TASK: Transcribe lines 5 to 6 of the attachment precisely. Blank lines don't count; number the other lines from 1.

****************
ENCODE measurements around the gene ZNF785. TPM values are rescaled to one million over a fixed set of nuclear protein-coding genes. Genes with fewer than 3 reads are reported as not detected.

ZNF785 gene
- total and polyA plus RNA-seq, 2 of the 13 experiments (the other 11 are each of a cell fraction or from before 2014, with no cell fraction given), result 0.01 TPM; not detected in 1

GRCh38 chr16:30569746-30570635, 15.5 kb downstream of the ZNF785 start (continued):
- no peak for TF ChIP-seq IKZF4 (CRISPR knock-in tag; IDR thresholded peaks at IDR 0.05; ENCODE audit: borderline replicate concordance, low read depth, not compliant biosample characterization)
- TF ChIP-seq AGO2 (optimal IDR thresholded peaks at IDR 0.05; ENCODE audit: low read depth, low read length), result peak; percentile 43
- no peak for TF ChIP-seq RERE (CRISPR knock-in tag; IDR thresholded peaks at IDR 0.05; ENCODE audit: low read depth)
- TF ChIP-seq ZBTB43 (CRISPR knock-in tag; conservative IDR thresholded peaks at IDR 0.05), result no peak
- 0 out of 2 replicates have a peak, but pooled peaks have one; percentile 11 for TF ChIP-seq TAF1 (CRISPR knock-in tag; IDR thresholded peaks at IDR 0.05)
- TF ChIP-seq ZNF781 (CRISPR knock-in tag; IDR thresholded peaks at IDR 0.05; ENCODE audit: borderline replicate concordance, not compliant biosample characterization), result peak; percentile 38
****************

- no peak for TF ChIP-seq IKZF4 (CRISPR knock-in tag; IDR thresholded peaks at IDR 0.05; ENCODE audit: borderline replicate concordance, low read depth, not compliant biosample characterization)
- TF ChIP-seq AGO2 (optimal IDR thresholded peaks at IDR 0.05; ENCODE audit: low read depth, low read length), result peak; percentile 43